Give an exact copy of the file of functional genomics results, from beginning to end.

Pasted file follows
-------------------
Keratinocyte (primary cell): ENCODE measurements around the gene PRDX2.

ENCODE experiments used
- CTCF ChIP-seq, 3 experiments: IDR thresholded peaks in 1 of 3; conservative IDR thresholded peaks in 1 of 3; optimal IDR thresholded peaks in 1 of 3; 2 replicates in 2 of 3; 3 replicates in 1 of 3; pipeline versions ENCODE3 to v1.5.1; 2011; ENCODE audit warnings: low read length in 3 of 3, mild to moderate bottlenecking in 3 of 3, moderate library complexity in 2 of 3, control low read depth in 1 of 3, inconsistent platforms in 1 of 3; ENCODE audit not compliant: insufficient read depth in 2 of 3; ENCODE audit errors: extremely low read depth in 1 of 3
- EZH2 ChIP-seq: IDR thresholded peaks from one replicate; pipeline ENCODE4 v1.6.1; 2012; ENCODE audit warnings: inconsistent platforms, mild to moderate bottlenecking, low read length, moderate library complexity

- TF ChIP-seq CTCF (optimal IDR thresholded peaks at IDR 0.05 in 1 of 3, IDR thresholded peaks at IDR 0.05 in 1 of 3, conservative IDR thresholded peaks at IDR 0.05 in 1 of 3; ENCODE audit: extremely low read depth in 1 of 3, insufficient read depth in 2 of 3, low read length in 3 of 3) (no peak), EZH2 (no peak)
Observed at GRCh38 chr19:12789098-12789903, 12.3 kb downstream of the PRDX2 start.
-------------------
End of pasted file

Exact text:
Keratinocyte (primary cell): ENCODE measurements around the gene PRDX2.

ENCODE experiments used
- CTCF ChIP-seq, 3 experiments: IDR thresholded peaks in 1 of 3; conservative IDR thresholded peaks in 1 of 3; optimal IDR thresholded peaks in 1 of 3; 2 replicates in 2 of 3; 3 replicates in 1 of 3; pipeline versions ENCODE3 to v1.5.1; 2011; ENCODE audit warnings: low read length in 3 of 3, mild to moderate bottlenecking in 3 of 3, moderate library complexity in 2 of 3, control low read depth in 1 of 3, inconsistent platforms in 1 of 3; ENCODE audit not compliant: insufficient read depth in 2 of 3; ENCODE audit errors: extremely low read depth in 1 of 3
- EZH2 ChIP-seq: IDR thresholded peaks from one replicate; pipeline ENCODE4 v1.6.1; 2012; ENCODE audit warnings: inconsistent platforms, mild to moderate bottlenecking, low read length, moderate library complexity

- TF ChIP-seq CTCF (optimal IDR thresholded peaks at IDR 0.05 in 1 of 3, IDR thresholded peaks at IDR 0.05 in 1 of 3, conservative IDR thresholded peaks at IDR 0.05 in 1 of 3; ENCODE audit: extremely low read depth in 1 of 3, insufficient read depth in 2 of 3, low read length in 3 of 3) (no peak), EZH2 (no peak)
Observed at GRCh38 chr19:12789098-12789903, 12.3 kb downstream of the PRDX2 start.